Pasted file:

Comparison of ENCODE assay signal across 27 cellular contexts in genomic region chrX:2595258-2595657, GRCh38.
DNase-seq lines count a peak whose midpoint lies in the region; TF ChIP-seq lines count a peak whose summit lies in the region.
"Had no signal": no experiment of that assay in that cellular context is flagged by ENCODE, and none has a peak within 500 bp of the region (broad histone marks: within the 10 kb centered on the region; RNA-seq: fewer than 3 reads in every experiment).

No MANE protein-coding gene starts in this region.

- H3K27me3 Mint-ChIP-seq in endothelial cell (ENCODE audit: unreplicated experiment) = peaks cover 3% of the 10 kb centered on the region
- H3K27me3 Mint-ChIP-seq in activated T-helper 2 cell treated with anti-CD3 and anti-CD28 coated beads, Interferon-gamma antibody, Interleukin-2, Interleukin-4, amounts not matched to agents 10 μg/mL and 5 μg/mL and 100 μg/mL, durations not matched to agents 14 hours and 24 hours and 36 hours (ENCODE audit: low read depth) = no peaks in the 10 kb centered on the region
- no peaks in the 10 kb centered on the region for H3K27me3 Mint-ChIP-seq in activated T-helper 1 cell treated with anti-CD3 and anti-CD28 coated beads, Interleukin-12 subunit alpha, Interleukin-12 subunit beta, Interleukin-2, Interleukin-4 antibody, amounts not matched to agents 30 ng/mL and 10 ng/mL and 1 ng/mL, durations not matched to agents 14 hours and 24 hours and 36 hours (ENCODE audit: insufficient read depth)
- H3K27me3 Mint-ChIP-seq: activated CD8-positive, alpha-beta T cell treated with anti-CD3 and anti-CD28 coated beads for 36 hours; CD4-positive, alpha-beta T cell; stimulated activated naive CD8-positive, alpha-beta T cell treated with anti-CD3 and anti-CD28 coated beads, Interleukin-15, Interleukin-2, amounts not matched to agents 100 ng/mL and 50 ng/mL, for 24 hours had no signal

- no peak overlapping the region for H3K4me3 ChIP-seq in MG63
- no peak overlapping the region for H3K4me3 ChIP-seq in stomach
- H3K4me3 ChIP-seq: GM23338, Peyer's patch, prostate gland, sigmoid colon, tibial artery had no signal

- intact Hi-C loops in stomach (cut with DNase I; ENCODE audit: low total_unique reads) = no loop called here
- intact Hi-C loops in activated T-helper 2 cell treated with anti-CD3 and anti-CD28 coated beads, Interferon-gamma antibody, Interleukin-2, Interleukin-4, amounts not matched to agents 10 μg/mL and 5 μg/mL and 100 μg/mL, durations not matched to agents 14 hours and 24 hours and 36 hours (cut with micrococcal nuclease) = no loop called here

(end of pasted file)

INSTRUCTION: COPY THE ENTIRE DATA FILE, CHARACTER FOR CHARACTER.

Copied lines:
Comparison of ENCODE assay signal across 27 cellular contexts in genomic region chrX:2595258-2595657, GRCh38.
DNase-seq lines count a peak whose midpoint lies in the region; TF ChIP-seq lines count a peak whose summit lies in the region.
"Had no signal": no experiment of that assay in that cellular context is flagged by ENCODE, and none has a peak within 500 bp of the region (broad histone marks: within the 10 kb centered on the region; RNA-seq: fewer than 3 reads in every experiment).

No MANE protein-coding gene starts in this region.

- H3K27me3 Mint-ChIP-seq in endothelial cell (ENCODE audit: unreplicated experiment) = peaks cover 3% of the 10 kb centered on the region
- H3K27me3 Mint-ChIP-seq in activated T-helper 2 cell treated with anti-CD3 and anti-CD28 coated beads, Interferon-gamma antibody, Interleukin-2, Interleukin-4, amounts not matched to agents 10 μg/mL and 5 μg/mL and 100 μg/mL, durations not matched to agents 14 hours and 24 hours and 36 hours (ENCODE audit: low read depth) = no peaks in the 10 kb centered on the region
- no peaks in the 10 kb centered on the region for H3K27me3 Mint-ChIP-seq in activated T-helper 1 cell treated with anti-CD3 and anti-CD28 coated beads, Interleukin-12 subunit alpha, Interleukin-12 subunit beta, Interleukin-2, Interleukin-4 antibody, amounts not matched to agents 30 ng/mL and 10 ng/mL and 1 ng/mL, durations not matched to agents 14 hours and 24 hours and 36 hours (ENCODE audit: insufficient read depth)
- H3K27me3 Mint-ChIP-seq: activated CD8-positive, alpha-beta T cell treated with anti-CD3 and anti-CD28 coated beads for 36 hours; CD4-positive, alpha-beta T cell; stimulated activated naive CD8-positive, alpha-beta T cell treated with anti-CD3 and anti-CD28 coated beads, Interleukin-15, Interleukin-2, amounts not matched to agents 100 ng/mL and 50 ng/mL, for 24 hours had no signal

- no peak overlapping the region for H3K4me3 ChIP-seq in MG63
- no peak overlapping the region for H3K4me3 ChIP-seq in stomach
- H3K4me3 ChIP-seq: GM23338, Peyer's patch, prostate gland, sigmoid colon, tibial artery had no signal

- intact Hi-C loops in stomach (cut with DNase I; ENCODE audit: low total_unique reads) = no loop called here
- intact Hi-C loops in activated T-helper 2 cell treated with anti-CD3 and anti-CD28 coated beads, Interferon-gamma antibody, Interleukin-2, Interleukin-4, amounts not matched to agents 10 μg/mL and 5 μg/mL and 100 μg/mL, durations not matched to agents 14 hours and 24 hours and 36 hours (cut with micrococcal nuclease) = no loop called here